Interest-free credit card arrangements ditched by lenders in bad news for borrowers


Credit card arrangements which work on an interest-free basis are often particularly attractive to Britons. This is because interest-free cards can help people to spread the cost of more significant purchases. In addition, those who borrow through a zero percent interest card will have longer to pay back their balance without being charged any interest.

He has said this is often the quickest way to pay off credit card debt, and can work wonders for those looking to manage their finances. 

However, Martin has also said Britons should always consider whether their priority is to reduce the interest, or the amount they are required to pay each month. 

Reducing interest, he has said, can cost customers the least, and can get people debt free at a quicker rate. 

Zero percent deals allow customers to focus on repayment alone, rather than paying off any interest likely to rack up during the term.

Many offers, including the popular TSB 30 month zero percent deal, have come to an end in recent weeks, signalling a shift for providers.

It is not yet clear how long these changes will last for, however, the economic effects of the pandemic are likely to be long lasting for companies and customers alike. 

Britons who can find a suitable zero percent deal to switch onto, however, are advised to think carefully.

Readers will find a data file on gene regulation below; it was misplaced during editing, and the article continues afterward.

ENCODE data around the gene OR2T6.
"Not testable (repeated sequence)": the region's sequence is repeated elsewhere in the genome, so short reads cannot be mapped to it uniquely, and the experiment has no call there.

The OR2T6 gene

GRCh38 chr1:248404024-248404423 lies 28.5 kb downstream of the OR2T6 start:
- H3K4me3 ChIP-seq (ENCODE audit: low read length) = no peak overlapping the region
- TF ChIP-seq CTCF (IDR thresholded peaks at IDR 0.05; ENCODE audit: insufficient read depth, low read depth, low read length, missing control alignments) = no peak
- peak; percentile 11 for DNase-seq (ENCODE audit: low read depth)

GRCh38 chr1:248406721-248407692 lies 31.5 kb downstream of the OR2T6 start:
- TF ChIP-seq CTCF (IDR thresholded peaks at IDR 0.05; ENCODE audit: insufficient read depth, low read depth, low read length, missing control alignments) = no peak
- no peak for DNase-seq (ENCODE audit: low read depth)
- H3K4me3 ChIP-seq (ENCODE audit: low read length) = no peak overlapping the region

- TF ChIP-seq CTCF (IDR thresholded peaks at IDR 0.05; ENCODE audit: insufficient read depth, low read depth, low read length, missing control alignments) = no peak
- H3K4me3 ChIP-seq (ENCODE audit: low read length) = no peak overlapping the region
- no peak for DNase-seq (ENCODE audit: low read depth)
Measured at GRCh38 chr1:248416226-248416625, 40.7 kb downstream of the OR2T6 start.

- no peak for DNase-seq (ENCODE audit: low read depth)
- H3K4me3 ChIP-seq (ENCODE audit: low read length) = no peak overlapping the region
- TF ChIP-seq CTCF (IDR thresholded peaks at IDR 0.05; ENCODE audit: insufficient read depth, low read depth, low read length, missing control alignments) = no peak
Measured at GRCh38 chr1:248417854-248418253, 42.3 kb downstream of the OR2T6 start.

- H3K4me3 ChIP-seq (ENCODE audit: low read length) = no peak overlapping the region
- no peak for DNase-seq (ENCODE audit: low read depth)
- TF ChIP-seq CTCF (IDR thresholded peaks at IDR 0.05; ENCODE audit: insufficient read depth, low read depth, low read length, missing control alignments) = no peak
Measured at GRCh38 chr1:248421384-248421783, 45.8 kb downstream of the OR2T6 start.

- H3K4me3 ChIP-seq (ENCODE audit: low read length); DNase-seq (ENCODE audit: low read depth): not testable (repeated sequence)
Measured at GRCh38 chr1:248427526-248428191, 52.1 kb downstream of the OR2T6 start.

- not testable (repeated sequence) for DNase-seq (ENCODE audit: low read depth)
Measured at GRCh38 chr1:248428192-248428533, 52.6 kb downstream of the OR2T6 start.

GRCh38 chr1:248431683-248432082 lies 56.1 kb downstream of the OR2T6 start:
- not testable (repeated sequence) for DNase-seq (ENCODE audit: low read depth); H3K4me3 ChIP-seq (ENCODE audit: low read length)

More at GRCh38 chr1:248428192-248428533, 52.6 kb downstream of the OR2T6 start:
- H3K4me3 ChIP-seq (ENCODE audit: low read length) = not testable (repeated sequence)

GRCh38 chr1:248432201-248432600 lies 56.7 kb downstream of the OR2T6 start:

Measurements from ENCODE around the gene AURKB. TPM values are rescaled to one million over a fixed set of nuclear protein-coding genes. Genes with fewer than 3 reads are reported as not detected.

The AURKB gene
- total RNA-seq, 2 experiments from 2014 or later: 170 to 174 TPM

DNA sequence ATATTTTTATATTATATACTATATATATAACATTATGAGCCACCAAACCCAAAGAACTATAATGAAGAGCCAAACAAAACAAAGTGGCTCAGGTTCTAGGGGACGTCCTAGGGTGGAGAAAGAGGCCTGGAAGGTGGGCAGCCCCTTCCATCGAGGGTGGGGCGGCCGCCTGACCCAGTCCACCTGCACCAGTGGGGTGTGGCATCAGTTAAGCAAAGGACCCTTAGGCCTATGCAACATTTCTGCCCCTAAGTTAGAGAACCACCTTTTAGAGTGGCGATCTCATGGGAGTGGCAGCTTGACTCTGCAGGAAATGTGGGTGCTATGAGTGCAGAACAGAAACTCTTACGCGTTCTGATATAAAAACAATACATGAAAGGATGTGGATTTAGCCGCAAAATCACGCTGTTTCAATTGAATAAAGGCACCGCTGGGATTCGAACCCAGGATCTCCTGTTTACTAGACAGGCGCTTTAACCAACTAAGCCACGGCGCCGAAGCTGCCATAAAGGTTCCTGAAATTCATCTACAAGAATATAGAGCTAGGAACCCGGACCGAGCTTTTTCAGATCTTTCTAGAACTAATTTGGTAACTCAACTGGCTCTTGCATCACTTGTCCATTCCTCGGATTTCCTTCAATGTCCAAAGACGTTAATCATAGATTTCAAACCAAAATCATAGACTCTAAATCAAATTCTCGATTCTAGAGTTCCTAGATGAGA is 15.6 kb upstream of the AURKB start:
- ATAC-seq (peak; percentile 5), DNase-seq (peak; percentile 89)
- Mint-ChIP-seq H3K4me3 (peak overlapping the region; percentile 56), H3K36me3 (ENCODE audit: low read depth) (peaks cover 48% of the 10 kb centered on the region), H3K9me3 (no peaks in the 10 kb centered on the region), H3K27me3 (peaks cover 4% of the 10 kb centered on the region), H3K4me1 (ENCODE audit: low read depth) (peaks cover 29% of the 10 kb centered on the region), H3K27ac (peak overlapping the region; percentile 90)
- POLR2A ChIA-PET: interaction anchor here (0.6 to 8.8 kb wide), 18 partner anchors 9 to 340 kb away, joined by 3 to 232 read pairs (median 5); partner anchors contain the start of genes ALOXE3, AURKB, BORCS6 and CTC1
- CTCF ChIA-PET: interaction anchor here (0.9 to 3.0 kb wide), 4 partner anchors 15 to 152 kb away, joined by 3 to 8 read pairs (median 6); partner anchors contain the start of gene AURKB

This is because factors such as fees and credit scores often need to be taken into account before a person applies for such a card.

Poorer credit scores, for instance, could bar customers from obtaining a zero percent interest deal.

READ  Tax allowance warning: Couples urged to act now to see if they could get a £900 tax rebate

However, it is not all doom and gloom for customers who are looking to clear their debts.

In fact, many have seized the opportunity of lockdown to clear their debts.

Research undertaken by the Bank of England showed a staggering £7.4billion in credit card and personal loan debt was repaid in April.

This is the largest net repayment since records from the bank began in 1993. 

Collectively, credit card debt was reduced by £5billion, a figure which is more than double the previous record net repayment set only a month earlier at £2.4billion.





READ SOURCE

LEAVE A REPLY

Please enter your comment!
Please enter your name here